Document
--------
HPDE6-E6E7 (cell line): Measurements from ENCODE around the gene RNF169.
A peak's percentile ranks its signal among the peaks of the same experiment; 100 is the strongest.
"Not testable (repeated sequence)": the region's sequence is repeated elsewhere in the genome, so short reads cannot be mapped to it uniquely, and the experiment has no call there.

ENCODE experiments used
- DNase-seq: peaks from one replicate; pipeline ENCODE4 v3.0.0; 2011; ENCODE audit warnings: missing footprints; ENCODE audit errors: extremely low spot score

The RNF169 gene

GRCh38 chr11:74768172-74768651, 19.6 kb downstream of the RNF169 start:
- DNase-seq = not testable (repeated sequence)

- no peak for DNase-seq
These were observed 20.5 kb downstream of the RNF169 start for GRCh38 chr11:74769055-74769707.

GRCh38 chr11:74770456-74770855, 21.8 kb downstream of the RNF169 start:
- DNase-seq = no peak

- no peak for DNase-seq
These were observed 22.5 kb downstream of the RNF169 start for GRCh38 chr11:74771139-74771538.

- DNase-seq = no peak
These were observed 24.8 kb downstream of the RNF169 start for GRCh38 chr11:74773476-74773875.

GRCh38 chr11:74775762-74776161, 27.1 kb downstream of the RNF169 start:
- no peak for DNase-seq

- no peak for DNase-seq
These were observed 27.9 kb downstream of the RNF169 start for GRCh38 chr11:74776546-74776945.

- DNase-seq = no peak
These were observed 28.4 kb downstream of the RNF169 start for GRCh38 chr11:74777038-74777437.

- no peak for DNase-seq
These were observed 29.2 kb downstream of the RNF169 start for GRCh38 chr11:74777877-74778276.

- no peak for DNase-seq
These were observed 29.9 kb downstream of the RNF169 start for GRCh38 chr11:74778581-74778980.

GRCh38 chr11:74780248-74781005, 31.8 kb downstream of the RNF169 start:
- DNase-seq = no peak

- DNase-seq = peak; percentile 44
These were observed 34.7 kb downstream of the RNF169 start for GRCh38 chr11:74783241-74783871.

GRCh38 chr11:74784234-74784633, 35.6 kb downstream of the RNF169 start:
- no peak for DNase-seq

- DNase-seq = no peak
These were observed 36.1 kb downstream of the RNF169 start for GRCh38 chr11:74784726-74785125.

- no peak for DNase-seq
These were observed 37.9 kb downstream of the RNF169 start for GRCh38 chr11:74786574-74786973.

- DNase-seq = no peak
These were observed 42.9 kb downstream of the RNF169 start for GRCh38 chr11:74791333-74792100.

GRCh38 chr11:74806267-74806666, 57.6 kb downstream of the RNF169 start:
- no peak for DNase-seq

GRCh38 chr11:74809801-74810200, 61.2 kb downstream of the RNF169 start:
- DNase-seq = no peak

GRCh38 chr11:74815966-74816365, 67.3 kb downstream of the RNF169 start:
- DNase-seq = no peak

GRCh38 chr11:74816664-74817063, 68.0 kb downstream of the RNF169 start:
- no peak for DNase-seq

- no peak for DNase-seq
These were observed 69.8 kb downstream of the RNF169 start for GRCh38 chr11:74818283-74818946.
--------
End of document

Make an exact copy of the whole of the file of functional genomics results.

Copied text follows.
HPDE6-E6E7 (cell line): Measurements from ENCODE around the gene RNF169.
A peak's percentile ranks its signal among the peaks of the same experiment; 100 is the strongest.
"Not testable (repeated sequence)": the region's sequence is repeated elsewhere in the genome, so short reads cannot be mapped to it uniquely, and the experiment has no call there.

ENCODE experiments used
- DNase-seq: peaks from one replicate; pipeline ENCODE4 v3.0.0; 2011; ENCODE audit warnings: missing footprints; ENCODE audit errors: extremely low spot score

The RNF169 gene

GRCh38 chr11:74768172-74768651, 19.6 kb downstream of the RNF169 start:
- DNase-seq = not testable (repeated sequence)

- no peak for DNase-seq
These were observed 20.5 kb downstream of the RNF169 start for GRCh38 chr11:74769055-74769707.

GRCh38 chr11:74770456-74770855, 21.8 kb downstream of the RNF169 start:
- DNase-seq = no peak

- no peak for DNase-seq
These were observed 22.5 kb downstream of the RNF169 start for GRCh38 chr11:74771139-74771538.

- DNase-seq = no peak
These were observed 24.8 kb downstream of the RNF169 start for GRCh38 chr11:74773476-74773875.

GRCh38 chr11:74775762-74776161, 27.1 kb downstream of the RNF169 start:
- no peak for DNase-seq

- no peak for DNase-seq
These were observed 27.9 kb downstream of the RNF169 start for GRCh38 chr11:74776546-74776945.

- DNase-seq = no peak
These were observed 28.4 kb downstream of the RNF169 start for GRCh38 chr11:74777038-74777437.

- no peak for DNase-seq
These were observed 29.2 kb downstream of the RNF169 start for GRCh38 chr11:74777877-74778276.

- no peak for DNase-seq
These were observed 29.9 kb downstream of the RNF169 start for GRCh38 chr11:74778581-74778980.

GRCh38 chr11:74780248-74781005, 31.8 kb downstream of the RNF169 start:
- DNase-seq = no peak

- DNase-seq = peak; percentile 44
These were observed 34.7 kb downstream of the RNF169 start for GRCh38 chr11:74783241-74783871.

GRCh38 chr11:74784234-74784633, 35.6 kb downstream of the RNF169 start:
- no peak for DNase-seq

- DNase-seq = no peak
These were observed 36.1 kb downstream of the RNF169 start for GRCh38 chr11:74784726-74785125.

- no peak for DNase-seq
These were observed 37.9 kb downstream of the RNF169 start for GRCh38 chr11:74786574-74786973.

- DNase-seq = no peak
These were observed 42.9 kb downstream of the RNF169 start for GRCh38 chr11:74791333-74792100.

GRCh38 chr11:74806267-74806666, 57.6 kb downstream of the RNF169 start:
- no peak for DNase-seq

GRCh38 chr11:74809801-74810200, 61.2 kb downstream of the RNF169 start:
- DNase-seq = no peak

GRCh38 chr11:74815966-74816365, 67.3 kb downstream of the RNF169 start:
- DNase-seq = no peak

GRCh38 chr11:74816664-74817063, 68.0 kb downstream of the RNF169 start:
- no peak for DNase-seq

- no peak for DNase-seq
These were observed 69.8 kb downstream of the RNF169 start for GRCh38 chr11:74818283-74818946.